He stopped short as one shape did not look so familiar.

On the other side of the kitchen table between the sink and refrigerator, he saw a strange figure.  It looked like a person.  Seth blinked and rubbed his eyes, figuring he must be seeing things and blaming it on the fact that he'd just been woken up in the dead of night.  He looked again, and the figure moved.  It turned towards him.  And with the faintest amount of icy light coming through the window above the kitchen sink, Seth saw a white, distorted face now looking at him from across the room.  

Monday, October 15, 2012

Since we've now established that Dishonored is quite good, I can now talk about the game without worrying about being critical.  The game has its faults as any game does, but they are easily over looked.  And to be honest, this game is such an under-appreciated genre  that I feel it demands my attention.  I also realize that the game is not for everyone, and that some people may be hesitant to try it out.  As such, perhaps my thoughts on the minute details will help sway them.  We'll see.  

The first thing I would like to discuss is the game world itself, to include it's immersion, art style, sound design, and how your character fits into the world.  This is the first thing that came to mind when I want to talk about the positives aspects of game, and this is because it's the most prevalent to me.  When I sit here and think about this game, I think about how wonderful, albeit dark and sinister, a world the devs have created.  Sinister is SUCH a good word to describe it.  I didn't want to use gritty, because that doesn't quite work.  I also didn't want to use the word steampunk, because although it very much has that element, it doesn't have that big of an impact on the story.  The steampunk technology is just there and it's part of the world, and it seems to BELONG there.  That in itself is a testament to how good of a job they've done in creating the world.

For a stealth game, it's very important that you feel as though you belong in the game world.  Otherwise, the illusion that you're sneaking around is broken, and thus the immersion fails.  Dishonored has accomplished the illusion very well from the way you hide bodies in the dark places of the world, to the way you hide out of sight and watch the people around you for opportunities to strike from the shadows.  And most importantly of all, the fact that you can choose from many different paths in order to reach the same goal.  "Gee, I wonder if I could get into his building from over there instead of from where I am now?"  The answer is most likely yes, along with about four or five other paths that you just haven't seen yet.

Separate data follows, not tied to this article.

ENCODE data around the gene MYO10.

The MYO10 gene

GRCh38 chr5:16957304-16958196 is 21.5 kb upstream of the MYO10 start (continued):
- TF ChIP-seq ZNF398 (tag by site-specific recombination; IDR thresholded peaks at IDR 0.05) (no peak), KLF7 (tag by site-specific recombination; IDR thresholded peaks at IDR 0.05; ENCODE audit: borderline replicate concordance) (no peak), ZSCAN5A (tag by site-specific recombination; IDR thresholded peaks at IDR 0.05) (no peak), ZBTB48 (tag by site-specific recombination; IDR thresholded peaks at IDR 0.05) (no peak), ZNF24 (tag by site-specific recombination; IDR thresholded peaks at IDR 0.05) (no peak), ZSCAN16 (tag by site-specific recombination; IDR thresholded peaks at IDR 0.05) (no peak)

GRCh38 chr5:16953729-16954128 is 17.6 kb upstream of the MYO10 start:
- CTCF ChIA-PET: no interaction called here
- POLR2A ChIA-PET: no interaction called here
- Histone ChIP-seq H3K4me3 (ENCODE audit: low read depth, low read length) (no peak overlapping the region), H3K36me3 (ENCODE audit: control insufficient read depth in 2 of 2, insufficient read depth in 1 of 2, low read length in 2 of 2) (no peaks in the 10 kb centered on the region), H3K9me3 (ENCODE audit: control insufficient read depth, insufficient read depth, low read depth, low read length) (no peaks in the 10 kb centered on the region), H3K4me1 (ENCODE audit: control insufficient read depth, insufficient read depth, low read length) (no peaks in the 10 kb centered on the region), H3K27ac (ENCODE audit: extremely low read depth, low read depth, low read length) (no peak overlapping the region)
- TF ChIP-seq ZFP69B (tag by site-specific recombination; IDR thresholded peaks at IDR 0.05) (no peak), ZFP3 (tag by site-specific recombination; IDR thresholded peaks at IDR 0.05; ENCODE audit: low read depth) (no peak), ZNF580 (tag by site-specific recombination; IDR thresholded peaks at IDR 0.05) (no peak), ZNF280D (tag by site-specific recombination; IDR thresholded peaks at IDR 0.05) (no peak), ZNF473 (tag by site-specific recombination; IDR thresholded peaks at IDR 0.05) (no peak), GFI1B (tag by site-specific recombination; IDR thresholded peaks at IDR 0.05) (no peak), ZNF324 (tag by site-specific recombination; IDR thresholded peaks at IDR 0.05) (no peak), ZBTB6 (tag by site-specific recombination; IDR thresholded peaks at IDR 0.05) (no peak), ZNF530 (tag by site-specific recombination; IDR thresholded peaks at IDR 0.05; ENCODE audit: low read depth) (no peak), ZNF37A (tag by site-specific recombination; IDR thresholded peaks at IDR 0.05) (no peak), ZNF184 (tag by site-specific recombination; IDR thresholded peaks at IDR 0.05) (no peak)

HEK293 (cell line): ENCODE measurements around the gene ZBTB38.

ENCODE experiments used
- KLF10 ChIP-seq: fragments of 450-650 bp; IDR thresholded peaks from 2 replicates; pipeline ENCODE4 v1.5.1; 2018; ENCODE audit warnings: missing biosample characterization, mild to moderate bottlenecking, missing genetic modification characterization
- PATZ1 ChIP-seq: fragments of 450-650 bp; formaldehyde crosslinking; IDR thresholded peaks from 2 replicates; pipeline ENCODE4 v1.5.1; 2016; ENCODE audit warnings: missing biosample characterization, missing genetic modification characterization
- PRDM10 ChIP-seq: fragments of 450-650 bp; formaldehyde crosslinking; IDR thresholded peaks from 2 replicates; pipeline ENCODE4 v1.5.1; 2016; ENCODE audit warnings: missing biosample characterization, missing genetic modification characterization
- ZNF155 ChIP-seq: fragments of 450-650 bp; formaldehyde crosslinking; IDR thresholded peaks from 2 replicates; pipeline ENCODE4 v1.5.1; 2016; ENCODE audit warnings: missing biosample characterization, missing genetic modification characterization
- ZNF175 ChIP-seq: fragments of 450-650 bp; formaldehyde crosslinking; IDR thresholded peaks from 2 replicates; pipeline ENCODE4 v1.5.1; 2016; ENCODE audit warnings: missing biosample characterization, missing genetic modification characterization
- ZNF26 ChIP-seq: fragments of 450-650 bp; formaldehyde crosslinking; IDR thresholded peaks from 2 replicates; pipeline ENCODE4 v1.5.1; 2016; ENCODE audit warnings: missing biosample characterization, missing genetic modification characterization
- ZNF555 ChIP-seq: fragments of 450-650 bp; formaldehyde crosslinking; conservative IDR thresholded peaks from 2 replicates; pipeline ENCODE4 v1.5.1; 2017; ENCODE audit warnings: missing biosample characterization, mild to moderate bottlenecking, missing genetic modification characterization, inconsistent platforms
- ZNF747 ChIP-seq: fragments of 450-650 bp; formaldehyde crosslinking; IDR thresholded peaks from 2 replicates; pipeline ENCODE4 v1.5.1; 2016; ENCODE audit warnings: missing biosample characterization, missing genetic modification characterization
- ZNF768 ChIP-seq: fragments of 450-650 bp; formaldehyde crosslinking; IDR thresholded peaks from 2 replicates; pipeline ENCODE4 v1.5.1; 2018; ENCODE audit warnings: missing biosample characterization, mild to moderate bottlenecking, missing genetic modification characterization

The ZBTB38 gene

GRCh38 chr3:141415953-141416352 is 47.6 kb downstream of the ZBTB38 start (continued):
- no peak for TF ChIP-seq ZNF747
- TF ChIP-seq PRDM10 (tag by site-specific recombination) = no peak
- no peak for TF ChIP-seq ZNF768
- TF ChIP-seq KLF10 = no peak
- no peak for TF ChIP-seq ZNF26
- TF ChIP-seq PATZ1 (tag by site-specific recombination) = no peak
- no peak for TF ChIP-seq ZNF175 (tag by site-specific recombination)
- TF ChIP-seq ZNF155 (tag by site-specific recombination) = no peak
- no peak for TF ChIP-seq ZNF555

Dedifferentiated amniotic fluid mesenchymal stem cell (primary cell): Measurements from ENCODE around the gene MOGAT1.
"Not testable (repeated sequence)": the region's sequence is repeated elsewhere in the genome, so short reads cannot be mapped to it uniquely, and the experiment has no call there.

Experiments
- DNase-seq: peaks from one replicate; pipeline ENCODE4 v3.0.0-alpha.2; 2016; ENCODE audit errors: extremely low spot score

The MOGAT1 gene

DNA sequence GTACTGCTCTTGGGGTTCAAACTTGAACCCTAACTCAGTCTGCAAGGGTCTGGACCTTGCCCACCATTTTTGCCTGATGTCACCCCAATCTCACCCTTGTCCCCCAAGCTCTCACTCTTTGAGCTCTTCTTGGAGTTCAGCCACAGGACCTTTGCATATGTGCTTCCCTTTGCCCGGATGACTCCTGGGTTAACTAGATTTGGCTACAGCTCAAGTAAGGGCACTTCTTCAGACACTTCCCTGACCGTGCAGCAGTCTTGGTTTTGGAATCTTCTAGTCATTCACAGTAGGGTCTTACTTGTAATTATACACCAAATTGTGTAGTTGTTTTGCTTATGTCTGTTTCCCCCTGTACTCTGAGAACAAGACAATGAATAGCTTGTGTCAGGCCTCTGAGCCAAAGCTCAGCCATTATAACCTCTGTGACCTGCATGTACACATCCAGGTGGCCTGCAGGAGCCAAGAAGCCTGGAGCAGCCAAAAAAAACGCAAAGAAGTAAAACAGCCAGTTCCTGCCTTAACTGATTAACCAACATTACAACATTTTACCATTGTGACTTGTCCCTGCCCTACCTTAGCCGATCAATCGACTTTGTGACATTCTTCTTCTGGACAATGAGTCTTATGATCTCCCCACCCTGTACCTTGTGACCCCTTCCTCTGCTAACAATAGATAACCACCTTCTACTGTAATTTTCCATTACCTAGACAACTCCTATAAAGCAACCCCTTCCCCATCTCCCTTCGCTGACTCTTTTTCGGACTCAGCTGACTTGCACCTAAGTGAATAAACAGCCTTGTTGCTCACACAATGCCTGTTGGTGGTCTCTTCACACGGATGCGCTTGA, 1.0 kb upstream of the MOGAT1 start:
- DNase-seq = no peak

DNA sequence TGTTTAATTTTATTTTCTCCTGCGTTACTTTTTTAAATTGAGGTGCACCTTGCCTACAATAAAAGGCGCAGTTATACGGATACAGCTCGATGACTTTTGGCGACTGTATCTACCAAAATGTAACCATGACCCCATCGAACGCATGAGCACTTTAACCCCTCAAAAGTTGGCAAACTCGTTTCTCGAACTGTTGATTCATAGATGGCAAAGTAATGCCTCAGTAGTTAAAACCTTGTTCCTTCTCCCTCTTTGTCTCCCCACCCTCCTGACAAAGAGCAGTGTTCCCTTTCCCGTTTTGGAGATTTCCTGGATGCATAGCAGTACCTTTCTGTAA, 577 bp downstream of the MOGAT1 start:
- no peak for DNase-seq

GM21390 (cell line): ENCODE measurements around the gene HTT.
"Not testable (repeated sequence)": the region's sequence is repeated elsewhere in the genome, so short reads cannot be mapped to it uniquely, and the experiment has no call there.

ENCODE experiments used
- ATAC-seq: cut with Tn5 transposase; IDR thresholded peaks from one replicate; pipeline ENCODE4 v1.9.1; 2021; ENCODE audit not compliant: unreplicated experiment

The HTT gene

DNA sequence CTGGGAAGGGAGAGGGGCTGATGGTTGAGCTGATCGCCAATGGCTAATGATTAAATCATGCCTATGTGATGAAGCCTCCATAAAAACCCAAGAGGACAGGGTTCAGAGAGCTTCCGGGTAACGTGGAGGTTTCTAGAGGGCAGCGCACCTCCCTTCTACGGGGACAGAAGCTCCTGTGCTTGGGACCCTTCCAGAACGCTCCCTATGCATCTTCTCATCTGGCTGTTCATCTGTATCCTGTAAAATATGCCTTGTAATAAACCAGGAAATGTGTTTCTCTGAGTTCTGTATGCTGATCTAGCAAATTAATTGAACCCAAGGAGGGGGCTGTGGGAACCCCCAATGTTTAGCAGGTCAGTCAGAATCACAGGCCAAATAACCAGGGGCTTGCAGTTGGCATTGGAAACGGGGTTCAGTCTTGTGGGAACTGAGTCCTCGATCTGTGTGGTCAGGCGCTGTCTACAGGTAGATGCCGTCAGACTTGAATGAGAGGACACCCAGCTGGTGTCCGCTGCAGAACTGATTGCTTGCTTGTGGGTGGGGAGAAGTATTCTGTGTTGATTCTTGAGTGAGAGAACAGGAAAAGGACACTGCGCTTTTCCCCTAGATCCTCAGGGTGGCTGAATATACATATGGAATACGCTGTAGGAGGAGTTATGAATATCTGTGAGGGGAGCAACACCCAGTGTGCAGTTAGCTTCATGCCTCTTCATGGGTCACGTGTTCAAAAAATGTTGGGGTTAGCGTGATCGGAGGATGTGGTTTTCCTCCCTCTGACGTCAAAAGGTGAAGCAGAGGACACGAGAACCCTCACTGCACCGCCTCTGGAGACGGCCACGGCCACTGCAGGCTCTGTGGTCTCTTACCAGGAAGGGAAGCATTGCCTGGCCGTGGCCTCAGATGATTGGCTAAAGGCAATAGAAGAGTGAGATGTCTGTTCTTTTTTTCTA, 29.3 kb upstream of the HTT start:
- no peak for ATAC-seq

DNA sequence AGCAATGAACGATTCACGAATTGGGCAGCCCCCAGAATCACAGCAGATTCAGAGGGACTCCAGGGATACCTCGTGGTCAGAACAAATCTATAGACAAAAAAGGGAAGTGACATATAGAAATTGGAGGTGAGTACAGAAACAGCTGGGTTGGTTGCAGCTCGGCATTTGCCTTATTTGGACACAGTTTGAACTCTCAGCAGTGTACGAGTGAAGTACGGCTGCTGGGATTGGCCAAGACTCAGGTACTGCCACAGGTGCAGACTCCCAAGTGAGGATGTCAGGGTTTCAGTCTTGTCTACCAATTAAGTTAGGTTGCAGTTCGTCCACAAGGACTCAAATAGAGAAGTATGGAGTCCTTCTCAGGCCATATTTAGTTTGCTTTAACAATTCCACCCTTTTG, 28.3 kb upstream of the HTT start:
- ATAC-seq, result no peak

I think the best way to continue on would be to talk about the screenshots I've taken thus far.  They will help me remember what I want to talk about.

Given how the missions are summarized, I've decided I'm going to play the game as such:

1. Be as sneaky as possible, killing only when necessary or deemed the preferred method of elimination.

2. Always find all the runes and bones.

3. Do not worry about finding all the coins.

4. Choose powers and upgrades that make me sneakier.

I am surprised by the amount of supernatural elements within the game.  I honestly wasn't expecting that.  With a game so focused on sneaking around, realism is pivotal.  Magic can very easily break the immersion, making stealth seem moot or too easy.  Fortunately, the magic within this game is quite subtle and not overpowering.  It's just strong enough to give you a bit of an edge over the other people in the game, but it's not strong enough to make you unstoppable.  If magic existed in the real world, this is how I imagine it would look like.  Very subtle, and not even noticeable if you weren't seeing it directly.  It's the kind of thing where you would see someone on this impossible ledge, and without seeing how they got up there you were left to wonder "How is that even possible?"  It's that type of thing that the magic in this game allows.

The arsenal of gadgets in the game, conversely, did not surprise me.  In a steampunk world based on stealth, it was a given.  The loadouts do not disappoint, and everything is interesting and useful.  My weapon of choice tends to be the mini-crossbow with the sleep dart, and of course the heart so that I can find the runes and bones.  I'm constantly switching between gadgets and magic, and that's a good thing.  One should not be more useful than the other.  That would be boring.